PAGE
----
New bill changes some traffic laws

Published 12:00 am Saturday, January 3, 2004

Now that the new year is here, a new law will change the way traffic codes are referred to and enforced by law enforcement agencies in Ohio.

Senate Bill 123 took effect Jan. 1. The changes were recommended by the Ohio Criminal Sentencing Commission.

Differences include terminology changes, additional terminology, restricted license plate changes, point system adjustments and creates a new charge.

Email newsletter signup

"This is a huge traffic law reform," said Lt. Carl Roark, post commander of the Ohio State Highway Patrol's Ironton Post. "It will not change how we do things, but it will change how things operate in the court systems for those who violate the laws."

"I think it will make the prosecution of the people we arrest more effective," Roark said.

The terminology Operating Vehicle Under the Influence (OVI) will be used instead of Driving Under the Influence (DUI).

The law adds one new charge - physical control. Offenders can now be charged with this when they are intoxicated and found in control of a vehicle, but not driving at that time, Roark said.

Now there is a specific charge for this situation. In the past, when this situation occurred the offender was usually charged with a DUI and the law enforcement agencies had to prove that the individual had operated the vehicle, he said.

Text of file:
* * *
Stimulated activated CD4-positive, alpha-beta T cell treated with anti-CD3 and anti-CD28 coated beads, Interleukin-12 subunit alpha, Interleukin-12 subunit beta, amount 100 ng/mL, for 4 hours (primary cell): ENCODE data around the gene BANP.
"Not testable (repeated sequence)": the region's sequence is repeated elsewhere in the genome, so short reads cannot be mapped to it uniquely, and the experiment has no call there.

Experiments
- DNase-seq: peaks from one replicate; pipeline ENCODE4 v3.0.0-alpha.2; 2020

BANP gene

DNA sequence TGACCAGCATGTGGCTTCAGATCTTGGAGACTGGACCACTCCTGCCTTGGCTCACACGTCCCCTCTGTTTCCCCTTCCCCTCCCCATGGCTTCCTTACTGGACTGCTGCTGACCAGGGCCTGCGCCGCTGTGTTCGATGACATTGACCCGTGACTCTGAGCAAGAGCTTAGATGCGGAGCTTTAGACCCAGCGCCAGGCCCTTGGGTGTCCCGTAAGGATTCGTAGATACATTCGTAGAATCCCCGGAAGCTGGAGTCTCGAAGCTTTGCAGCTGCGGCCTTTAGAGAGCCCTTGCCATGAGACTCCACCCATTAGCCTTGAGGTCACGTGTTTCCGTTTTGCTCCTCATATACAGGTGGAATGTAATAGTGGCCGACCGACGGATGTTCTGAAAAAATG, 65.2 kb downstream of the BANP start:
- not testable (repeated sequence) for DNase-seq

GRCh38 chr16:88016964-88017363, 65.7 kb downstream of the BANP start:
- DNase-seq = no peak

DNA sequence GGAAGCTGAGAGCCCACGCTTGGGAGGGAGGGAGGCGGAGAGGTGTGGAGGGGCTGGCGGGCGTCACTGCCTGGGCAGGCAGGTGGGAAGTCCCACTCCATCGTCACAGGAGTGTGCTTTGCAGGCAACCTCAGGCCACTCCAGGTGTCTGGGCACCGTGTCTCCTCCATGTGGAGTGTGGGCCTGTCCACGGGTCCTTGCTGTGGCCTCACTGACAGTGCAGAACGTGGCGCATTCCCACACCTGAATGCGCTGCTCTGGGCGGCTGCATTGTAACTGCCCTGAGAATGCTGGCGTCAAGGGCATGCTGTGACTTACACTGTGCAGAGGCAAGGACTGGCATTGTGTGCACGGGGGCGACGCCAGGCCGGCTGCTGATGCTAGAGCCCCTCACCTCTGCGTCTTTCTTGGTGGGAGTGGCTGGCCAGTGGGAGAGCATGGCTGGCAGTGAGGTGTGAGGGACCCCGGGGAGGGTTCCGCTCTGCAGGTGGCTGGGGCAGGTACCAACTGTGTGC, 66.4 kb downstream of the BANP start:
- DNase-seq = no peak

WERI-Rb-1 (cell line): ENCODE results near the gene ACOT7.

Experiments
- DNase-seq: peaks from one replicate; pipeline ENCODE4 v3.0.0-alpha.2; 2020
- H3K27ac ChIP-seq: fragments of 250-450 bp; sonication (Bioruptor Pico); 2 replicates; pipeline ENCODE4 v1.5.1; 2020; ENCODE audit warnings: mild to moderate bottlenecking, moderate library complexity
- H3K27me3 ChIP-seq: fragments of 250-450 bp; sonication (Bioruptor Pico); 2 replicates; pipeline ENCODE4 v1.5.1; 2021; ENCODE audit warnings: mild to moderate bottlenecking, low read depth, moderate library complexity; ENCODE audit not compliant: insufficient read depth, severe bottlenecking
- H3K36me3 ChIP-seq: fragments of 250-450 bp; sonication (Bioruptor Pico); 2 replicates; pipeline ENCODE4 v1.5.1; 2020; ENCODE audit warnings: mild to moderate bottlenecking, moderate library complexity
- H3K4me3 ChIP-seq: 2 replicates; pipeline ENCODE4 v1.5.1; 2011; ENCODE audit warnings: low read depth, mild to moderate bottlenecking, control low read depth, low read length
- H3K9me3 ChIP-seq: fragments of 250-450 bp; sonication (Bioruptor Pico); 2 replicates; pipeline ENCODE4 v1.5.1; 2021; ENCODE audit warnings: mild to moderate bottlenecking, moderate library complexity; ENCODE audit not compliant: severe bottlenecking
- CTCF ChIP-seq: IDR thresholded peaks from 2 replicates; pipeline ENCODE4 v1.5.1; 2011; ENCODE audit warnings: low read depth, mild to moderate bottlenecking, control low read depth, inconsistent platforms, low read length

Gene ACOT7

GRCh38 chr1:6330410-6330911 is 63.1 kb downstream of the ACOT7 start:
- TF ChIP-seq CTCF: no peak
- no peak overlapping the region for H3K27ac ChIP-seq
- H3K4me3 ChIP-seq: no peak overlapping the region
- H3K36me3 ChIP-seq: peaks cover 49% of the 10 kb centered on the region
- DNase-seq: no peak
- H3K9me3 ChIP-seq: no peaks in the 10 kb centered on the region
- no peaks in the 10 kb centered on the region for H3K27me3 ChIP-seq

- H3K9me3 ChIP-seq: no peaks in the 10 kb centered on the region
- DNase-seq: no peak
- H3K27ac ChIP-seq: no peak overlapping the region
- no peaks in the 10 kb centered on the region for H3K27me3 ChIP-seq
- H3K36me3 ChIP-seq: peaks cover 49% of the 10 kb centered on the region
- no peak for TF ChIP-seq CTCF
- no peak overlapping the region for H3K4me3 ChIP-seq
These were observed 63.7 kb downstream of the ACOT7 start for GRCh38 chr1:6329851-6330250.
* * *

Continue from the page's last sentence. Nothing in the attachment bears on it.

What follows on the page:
The most visible change, as far as the public is concerned, will be that a few new colors will be added to some license plates, Roark said.

"One of the biggest changes the public will see because SB 123 is the license plates," Roark said. "They will see yellow and red on the plates that are issued to those with limited or restricted privileges."

Julie Hinds, public information officer for the Ohio Bureau of Motor Vehicles, said that each of the BMV's 216 agencies in the county were sent an additional 25 sets of restricted plates.

Though many of the northeastern counties issue many of these plates to DUI offenders, it should not be a big issue locally because there were none actively registered in Lawrence or Scioto counties as of Dec. 22, she said.

A change that will benefit some customers is the payment plan that has been implemented for paying fines and reinstatement fees during the suspension rather than waiting until afterwards and having to pay it in one lump sum, she said.

Another change is that the amount of points given for speeding is now tied directly to the speed over the limit.

If an offender is traveling one to 5 mph over a speed limit of less than 55 mph or one to 10 mph over a limit of 55 or higher, no points will be added to the driver's license.

If a driver exceeds a speed limit of less than 55 mph by six to nine mph or 11 to 29 mph over a limit of 55 mph, two points will be added.

Four points will be added for all speeding tickets that exceed 30 mph.